1.) The Book of Strange New Things (500)
Read 170 books (including 60 picture books)
Read 24,073 pages
My Top Five-ish First-Time Reads of 2018 were:
Check, Please: Hockey
We Were Eight Years in Power
The Duke I Tempted
Giant Days volume 1
The Long Way to a Small, Angry Planet
The Tea Dragon Society
In 2018, I completed the reading challenges I set myself, and in 2019, I will try to:
*read ten books by authors of color
*read ten books by LGBTQIA authors
*complete a sixteen-point challenge that reflects where I want to see my reading go in the coming year (see my 2019 thread post for the specific points)
*stay within my new book budget
*read new books as they come into the house whenever possible
*make a habit of reading one book at a time
*stay more engaged on LT threads rather than lurking quite so much
*avoid reading books just because I think I ought to and/or just to increase my total number of reads for the year
*keep better track of my numbers for the categories I like to track
Ten Books by Authors of Color
1.) Book Love, Debbie Tung
2.) A Study in Scarlet Women, Sherry Thomas
3.) Grandma Lena's Big Ol' Turnip, Denia Lewis Hester
4.) Well-Read Black Girl, various, edited by Gloria Edim
5.) Becoming, Michelle Obama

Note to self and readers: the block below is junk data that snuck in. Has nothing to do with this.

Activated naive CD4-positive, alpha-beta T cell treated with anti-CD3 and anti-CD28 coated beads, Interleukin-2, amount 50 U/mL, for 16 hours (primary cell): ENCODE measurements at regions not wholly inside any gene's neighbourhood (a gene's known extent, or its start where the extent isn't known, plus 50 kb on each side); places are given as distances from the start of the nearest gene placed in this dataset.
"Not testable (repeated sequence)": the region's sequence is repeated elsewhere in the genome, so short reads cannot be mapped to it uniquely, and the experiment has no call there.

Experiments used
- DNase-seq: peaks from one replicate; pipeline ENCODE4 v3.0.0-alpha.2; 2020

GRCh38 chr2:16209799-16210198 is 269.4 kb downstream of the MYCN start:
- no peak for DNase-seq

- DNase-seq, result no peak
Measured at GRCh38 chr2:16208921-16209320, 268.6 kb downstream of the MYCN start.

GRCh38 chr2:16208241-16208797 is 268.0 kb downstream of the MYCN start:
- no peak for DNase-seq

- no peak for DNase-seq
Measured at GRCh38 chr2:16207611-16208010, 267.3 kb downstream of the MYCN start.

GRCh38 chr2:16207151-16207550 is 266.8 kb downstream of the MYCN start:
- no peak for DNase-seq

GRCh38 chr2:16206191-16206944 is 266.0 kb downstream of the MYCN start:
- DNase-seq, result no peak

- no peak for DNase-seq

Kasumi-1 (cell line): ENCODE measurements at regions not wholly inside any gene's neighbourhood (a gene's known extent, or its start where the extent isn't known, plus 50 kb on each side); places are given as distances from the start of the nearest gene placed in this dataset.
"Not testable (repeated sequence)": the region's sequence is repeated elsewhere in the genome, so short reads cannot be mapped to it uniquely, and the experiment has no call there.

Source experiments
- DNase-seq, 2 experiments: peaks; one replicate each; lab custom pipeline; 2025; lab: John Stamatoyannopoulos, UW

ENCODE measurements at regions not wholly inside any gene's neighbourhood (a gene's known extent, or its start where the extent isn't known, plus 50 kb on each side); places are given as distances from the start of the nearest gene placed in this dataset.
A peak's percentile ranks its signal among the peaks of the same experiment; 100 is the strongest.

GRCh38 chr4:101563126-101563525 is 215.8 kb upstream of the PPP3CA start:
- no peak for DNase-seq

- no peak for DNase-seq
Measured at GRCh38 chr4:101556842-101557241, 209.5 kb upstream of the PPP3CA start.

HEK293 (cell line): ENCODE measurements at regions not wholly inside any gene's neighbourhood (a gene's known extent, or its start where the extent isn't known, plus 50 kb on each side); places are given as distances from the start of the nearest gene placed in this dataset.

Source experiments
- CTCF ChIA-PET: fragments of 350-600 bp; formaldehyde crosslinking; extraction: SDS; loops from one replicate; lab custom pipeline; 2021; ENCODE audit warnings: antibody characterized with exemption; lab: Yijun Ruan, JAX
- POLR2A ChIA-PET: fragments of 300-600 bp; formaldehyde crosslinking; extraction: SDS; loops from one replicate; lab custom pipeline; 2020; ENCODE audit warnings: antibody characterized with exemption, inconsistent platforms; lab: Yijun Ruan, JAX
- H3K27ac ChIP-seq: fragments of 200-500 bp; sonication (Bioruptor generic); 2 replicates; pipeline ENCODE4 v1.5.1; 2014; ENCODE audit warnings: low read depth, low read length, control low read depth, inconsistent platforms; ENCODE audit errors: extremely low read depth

6.) Children of Blood and Bone, Tomi Adeyemi
7.) The Autobiography of Miss Jane Pittman, Ernest J. Gaines
8.) With the Fire on High, Elizabeth Acevedo
9.) A Girl Like Her, Talia Hibbert
Ten Books by LGBTQIA Authors
1.) Ship It, Britta Lundin
2.) Driftwood, Harper Fox
3.) Once Upon a Haunted Moor, Harper Fox
4.) Ziggy, Stardust & Me, James Brandon
5.) Murmuration, TJ Klune
6.) Every Heart a Doorway, Seanan McGuire
7.) Tinsel Fish, Harper Fox
Sailing Alone Around the Room
2.) A short story collection from my shelves
3.) Any nonfiction work about religion from my shelves
4.) A nonfiction work about religion from my shelves not by C.S. Lewis
5.) A nonfiction work about science
The Sweetness at the Bottom of the Pie
Arrows of the Queen
8.) A novel in translation of a language I did not read in 2018
9.) A graphic novel from my shelves
10.) A middle grade novel from my shelves
11.) A Book of the Month book from my shelves
I Think You're Wrong (But I'm Listening)
13.) A book from my shelves purchased before 2010
14.) The second book in a series I started before 2019
A Study in Scarlet Women
The Passages of H.M.
"From my shelves" essentially means "came into my possession before 2019."
Describe yourself: Quiet Girl in a Noisy World
Describe how you feel: You Learn by Living
Describe where you currently live: In the Middle of Somewhere
If you could go anywhere, where would you go: Hello, Lighthouse
Your favorite form of transportation: I Saw Three Ships
Your best friend is: An Absolutely Remarkable Thing
You and your friends are: I'll Be There for You